02 October 2005

The $800 car

I know some of you say, 'F-man, you elitist, pretentious bastid, not everybody can afford to buy a new car. Some people have to by cheap cars because it's all they have to spend'.


If you're gonna spend money on a high-mileage and/or old car, fine. Have your mechanic look at it and make sure it's safe and won't break down next week. Thing is, don't sink money into it. If something breaks that costs say . . . more than $100 to fix, get rid of it and get another cheap shit to drive until it breaks. Oil changes and wear items (batteries, brakes, belts, bulbs, etc don't count).

Rule of thumb: Never put more money into a car than it's worth. If your mechanic says it needs a timing belt or a water pump and it'll cost $500, tell him to take the license plates off it and junk the thing. Ask him to find you antoehr cheap pice of shit to run until it dies.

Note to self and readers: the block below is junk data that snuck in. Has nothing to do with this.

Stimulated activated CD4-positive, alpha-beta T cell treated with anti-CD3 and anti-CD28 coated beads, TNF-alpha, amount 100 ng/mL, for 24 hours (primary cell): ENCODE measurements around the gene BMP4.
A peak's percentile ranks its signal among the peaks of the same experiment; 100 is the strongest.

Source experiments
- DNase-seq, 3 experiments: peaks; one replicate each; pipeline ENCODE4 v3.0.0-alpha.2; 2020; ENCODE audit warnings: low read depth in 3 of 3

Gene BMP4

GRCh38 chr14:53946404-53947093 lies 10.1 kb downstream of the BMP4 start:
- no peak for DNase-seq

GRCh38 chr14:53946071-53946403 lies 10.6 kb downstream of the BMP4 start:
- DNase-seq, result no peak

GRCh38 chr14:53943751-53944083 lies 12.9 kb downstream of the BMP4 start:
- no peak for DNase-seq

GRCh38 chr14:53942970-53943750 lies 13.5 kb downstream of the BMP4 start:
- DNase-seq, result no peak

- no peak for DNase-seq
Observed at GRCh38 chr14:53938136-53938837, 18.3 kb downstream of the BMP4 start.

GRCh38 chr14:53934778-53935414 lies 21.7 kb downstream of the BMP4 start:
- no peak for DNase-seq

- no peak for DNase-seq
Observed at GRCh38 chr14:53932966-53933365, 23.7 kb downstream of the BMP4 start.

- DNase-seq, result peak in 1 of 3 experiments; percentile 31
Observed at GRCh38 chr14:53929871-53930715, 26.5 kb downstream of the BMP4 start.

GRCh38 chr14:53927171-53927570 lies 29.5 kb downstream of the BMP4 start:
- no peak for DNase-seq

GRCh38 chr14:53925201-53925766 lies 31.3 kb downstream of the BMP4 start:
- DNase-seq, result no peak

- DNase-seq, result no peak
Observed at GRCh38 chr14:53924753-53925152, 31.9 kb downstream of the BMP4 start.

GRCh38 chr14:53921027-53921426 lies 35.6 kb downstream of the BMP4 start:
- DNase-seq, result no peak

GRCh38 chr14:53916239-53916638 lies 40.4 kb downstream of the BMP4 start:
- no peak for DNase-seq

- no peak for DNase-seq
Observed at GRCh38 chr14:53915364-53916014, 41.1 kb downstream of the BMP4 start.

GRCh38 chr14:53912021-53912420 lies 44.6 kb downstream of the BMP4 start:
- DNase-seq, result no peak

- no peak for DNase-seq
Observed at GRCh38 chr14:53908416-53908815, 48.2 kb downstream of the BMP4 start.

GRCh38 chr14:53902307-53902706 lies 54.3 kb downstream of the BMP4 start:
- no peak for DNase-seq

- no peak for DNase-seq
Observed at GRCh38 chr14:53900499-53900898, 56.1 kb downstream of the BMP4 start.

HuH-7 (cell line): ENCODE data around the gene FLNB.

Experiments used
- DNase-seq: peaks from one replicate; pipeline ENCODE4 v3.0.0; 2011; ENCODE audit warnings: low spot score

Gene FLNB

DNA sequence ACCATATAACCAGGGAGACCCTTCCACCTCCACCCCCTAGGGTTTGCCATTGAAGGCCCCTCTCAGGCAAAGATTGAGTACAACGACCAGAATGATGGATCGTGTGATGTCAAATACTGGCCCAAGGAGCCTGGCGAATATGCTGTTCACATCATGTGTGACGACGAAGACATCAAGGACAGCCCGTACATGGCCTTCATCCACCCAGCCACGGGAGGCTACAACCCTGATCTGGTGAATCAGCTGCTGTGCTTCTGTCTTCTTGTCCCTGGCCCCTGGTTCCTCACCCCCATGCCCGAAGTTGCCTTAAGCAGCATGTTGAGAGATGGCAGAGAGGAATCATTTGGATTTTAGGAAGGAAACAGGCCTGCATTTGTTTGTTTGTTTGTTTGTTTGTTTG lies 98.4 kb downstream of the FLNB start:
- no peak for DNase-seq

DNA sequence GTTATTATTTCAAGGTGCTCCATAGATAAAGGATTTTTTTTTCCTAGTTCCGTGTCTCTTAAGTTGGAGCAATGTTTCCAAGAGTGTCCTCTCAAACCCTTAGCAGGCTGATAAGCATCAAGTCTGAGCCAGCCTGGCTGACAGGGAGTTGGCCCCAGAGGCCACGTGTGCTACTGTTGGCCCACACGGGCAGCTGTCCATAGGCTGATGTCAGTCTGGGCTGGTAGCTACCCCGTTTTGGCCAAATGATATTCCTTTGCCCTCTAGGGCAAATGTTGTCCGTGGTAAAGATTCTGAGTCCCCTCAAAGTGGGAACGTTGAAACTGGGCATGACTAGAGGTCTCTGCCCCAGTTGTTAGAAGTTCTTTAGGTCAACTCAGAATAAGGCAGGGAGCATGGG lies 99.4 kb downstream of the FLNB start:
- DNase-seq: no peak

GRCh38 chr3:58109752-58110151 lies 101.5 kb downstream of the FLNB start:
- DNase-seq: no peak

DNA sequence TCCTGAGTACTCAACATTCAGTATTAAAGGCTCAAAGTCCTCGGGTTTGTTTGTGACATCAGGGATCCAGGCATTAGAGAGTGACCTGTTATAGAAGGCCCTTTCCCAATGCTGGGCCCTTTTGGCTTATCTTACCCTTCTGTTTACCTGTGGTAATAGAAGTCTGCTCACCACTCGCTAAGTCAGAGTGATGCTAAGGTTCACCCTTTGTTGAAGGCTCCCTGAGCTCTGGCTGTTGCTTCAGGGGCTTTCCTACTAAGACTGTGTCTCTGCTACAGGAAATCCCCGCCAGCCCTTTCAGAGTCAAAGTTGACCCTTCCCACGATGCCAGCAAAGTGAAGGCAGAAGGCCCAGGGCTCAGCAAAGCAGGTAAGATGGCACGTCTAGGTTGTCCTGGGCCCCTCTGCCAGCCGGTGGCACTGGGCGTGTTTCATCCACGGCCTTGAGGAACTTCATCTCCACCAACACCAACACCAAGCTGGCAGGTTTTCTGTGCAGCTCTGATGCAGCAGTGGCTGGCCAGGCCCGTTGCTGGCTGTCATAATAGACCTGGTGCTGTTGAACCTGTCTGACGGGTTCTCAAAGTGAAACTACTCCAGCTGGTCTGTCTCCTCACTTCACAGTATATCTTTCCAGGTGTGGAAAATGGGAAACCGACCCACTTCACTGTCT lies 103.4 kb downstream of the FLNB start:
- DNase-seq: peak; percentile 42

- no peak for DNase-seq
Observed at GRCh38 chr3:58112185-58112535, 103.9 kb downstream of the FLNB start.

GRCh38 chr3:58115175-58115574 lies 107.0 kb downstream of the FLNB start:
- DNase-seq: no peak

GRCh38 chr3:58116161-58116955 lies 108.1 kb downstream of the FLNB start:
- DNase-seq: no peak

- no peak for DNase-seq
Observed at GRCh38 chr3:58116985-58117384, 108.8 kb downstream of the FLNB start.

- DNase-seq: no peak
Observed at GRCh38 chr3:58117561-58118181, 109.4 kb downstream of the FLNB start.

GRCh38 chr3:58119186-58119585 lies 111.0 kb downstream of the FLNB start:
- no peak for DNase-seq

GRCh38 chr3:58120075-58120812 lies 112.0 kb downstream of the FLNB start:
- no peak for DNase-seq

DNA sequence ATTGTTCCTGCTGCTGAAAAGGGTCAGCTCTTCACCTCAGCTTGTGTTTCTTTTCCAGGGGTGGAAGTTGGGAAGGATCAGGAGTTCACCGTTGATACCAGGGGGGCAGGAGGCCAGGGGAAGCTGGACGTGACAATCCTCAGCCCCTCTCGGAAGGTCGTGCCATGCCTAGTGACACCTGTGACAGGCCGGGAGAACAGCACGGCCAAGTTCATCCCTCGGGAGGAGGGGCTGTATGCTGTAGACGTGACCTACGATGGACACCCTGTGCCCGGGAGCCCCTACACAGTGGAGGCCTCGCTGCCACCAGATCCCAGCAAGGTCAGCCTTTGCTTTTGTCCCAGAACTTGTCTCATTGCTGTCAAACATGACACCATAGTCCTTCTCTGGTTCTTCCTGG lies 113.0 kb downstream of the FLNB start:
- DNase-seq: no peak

Recognize the $800 car for what it is, temporary transportation. The only people who should really consider fixing cheap cars are folks who can do the work themselves. (Example, my old Hyundai Excel. I got it for nothing but the head was so warped I had to do a new head gasket every couple months. It was $16 for the gasket and it got to where it took me 20 minutes to change. I did nothing else to the car and threw it away after a couple years). Never, never buy one because you love the thing. Buy it because it starts and runs. At that point it doesn't matter what make or model it is, you just want it to run. When it stops running, get rid of it.

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